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If his experience was anything like mine it isn't the working poor. It is the young workers who are not poor. They are still living at home: they do not need to pay for their room, meals eaten at home, health insurance. That is every penny they earn is pure spending money and so despite making minimum wage they are rich with no need to work as many hours as they do.

When I was working minimum wage there was also the working poor: they needed every penny. If they called in sick you knew they were sick. If you asked them to work overtime they did their best to take it because the extra money was needed (they often couldn't find a sitter on short notice though). They didn't stay in minimum wage for long, their efforts were noticed and they were offered promotions to management (not all accepted because management often meant moving away from family, but in that case they still got maximum raises until they reached the top of the pay scale).

Note that many of the working poor got themselves into that position because of their choices, generally they had a kid at 16 and dropped out of school as a result (at best finished at the bottom of their class). They were failing to dig themselves out of the hole of their bad life choices because that kid takes the time needed to get a better education. In short they lack moral fortitude in that they were (and are...) sleeping around, but not in that they are not working hard for their employer.

> Note that many of the working poor got themselves into that position because of their choices, generally they had a kid at 16 and dropped out of school as a result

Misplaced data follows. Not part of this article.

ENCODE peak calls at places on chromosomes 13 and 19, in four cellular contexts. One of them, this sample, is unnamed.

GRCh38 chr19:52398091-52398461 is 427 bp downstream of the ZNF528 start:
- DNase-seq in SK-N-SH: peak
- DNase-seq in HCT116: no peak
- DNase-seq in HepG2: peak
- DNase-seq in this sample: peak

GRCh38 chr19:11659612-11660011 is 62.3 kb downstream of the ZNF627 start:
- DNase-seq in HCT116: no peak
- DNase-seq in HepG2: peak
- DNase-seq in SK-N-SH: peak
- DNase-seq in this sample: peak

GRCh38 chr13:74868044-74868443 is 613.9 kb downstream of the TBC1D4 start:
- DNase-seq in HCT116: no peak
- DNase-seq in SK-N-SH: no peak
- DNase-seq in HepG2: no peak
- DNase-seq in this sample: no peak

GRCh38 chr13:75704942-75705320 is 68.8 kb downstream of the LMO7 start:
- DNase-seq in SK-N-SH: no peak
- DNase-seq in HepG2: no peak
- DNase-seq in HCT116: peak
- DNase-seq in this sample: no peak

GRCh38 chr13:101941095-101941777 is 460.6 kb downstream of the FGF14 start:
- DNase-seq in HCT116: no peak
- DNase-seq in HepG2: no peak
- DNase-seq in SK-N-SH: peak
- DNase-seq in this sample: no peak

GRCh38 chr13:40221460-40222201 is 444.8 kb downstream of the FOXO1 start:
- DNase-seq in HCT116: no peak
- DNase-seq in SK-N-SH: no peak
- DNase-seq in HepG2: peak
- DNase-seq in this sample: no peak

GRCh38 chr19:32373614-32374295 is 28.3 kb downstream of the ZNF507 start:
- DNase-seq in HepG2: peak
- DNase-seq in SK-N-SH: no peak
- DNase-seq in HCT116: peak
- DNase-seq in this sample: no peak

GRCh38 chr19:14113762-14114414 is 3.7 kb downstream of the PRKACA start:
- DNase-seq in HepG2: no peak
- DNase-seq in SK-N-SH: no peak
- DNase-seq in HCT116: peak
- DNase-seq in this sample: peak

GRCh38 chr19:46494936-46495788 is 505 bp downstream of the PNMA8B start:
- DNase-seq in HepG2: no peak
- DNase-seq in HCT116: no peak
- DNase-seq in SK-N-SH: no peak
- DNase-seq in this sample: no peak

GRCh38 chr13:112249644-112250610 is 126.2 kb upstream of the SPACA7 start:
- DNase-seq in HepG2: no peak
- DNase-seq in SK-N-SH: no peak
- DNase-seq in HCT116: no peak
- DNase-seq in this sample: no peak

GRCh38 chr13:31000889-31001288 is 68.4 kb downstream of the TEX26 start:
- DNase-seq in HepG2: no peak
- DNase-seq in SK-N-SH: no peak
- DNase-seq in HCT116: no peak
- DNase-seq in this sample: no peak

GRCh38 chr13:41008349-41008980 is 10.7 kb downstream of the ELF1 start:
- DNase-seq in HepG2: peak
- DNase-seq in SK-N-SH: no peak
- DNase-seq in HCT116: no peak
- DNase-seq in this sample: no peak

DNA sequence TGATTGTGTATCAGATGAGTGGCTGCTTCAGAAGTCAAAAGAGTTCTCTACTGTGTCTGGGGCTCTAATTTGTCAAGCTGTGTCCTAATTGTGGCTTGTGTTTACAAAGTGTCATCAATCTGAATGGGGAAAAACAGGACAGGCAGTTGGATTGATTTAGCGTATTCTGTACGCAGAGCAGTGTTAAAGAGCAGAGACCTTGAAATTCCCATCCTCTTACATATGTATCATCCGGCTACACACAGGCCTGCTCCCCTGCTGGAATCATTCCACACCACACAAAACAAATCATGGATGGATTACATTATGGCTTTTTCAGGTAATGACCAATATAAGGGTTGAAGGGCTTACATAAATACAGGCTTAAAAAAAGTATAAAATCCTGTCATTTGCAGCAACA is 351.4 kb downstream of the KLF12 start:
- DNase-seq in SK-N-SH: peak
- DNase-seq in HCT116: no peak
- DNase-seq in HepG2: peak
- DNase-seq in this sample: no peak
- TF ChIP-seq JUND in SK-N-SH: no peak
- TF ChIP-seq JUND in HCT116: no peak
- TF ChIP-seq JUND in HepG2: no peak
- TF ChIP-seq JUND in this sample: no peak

The vast majority of teenage mothers in the United States do not choose to get pregnant and do not have the choice of terminating their pregnancy. They either do not have access to abortion providers - the majority of women in the United States do not have access to abortion clinics because of fundamentalist Christian activists and politicians: https://www.guttmacher.org/united-states/abortion/state-poli... - or they are coerced by their fundamentalist Christian parents into not having an abortion.

Everyone has access to birth control though. It's common knowledge how reproduction works. You have condoms, birth control pills and copper rings among other options. If you miss that you got plan b. Let's set aside your personal vendetta against the pro lifer Christians. How can you claim that the vast majority of pregnant teenagers don't choose to get pregnant?

Respectfully, I'm not sure you fully understand these issues that you seem to have a very strong opinion about.

Teenagers around the US do not as a rule have convenient access to contraceptive pills. That's because the FDA refuses to approve them for OTC sale, despite their safety relative to many other OTC meds. The stated reason for refusing OTC sales is that allowing them would prevent women from seeing their doctors for other medical issues (this is also the reason you can't buy extremely useful and safe meds like Ondansetron OTC). I feel like I'm on firm ground when I add that this is unlikely to be the only reason you can't buy OTC contraceptive pills.